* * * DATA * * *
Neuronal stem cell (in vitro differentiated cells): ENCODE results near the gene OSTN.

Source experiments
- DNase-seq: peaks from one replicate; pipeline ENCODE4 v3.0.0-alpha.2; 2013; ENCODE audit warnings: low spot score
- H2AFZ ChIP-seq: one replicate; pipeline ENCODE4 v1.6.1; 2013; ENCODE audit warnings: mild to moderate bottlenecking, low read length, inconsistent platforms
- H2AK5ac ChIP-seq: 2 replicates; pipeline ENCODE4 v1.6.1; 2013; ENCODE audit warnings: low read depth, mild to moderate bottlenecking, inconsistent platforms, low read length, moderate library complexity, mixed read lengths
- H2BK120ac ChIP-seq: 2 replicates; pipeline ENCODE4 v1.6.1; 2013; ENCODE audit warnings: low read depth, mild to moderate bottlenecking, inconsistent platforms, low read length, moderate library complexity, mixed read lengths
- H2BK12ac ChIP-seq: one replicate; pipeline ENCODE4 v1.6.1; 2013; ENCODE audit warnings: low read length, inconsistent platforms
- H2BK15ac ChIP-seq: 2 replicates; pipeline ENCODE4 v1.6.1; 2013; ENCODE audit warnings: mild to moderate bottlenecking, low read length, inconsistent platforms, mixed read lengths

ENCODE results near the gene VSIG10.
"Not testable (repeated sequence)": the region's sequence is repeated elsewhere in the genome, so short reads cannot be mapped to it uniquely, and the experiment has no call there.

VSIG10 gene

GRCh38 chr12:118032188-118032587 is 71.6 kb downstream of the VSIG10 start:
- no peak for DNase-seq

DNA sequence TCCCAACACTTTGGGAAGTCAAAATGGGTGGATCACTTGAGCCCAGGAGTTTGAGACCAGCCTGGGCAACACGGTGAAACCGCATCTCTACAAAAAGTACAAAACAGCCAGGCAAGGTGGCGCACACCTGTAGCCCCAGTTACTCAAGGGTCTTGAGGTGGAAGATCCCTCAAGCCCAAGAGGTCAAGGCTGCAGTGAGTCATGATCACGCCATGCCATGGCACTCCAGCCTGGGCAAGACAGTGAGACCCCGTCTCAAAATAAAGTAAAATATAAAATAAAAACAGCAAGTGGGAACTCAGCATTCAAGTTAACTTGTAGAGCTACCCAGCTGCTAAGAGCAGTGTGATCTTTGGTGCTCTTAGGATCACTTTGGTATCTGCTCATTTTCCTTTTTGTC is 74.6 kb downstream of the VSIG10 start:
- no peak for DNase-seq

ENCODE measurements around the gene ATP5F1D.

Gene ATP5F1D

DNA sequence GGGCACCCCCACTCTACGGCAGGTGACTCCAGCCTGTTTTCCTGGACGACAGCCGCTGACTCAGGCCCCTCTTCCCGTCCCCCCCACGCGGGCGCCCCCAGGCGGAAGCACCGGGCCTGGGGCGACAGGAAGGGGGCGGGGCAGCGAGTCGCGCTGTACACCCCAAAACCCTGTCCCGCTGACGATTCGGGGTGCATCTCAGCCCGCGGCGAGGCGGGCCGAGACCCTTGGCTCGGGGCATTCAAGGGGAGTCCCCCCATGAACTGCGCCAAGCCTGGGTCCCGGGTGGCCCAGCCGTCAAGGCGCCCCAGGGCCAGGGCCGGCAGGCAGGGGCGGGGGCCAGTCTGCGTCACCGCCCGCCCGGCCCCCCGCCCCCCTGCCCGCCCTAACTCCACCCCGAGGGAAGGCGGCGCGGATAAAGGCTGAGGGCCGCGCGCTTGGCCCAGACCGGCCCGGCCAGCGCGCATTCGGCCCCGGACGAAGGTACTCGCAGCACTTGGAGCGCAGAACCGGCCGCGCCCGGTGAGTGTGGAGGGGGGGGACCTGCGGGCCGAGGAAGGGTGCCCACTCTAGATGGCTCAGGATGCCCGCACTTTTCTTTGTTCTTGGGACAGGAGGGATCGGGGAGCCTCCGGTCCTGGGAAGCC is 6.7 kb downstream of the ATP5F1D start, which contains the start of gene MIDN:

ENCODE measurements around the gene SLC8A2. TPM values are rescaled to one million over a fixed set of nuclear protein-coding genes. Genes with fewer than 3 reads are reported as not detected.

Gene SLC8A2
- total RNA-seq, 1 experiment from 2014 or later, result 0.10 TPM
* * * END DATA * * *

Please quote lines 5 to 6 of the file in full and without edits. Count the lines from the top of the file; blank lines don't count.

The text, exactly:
- H2AK5ac ChIP-seq: 2 replicates; pipeline ENCODE4 v1.6.1; 2013; ENCODE audit warnings: low read depth, mild to moderate bottlenecking, inconsistent platforms, low read length, moderate library complexity, mixed read lengths
- H2BK120ac ChIP-seq: 2 replicates; pipeline ENCODE4 v1.6.1; 2013; ENCODE audit warnings: low read depth, mild to moderate bottlenecking, inconsistent platforms, low read length, moderate library complexity, mixed read lengths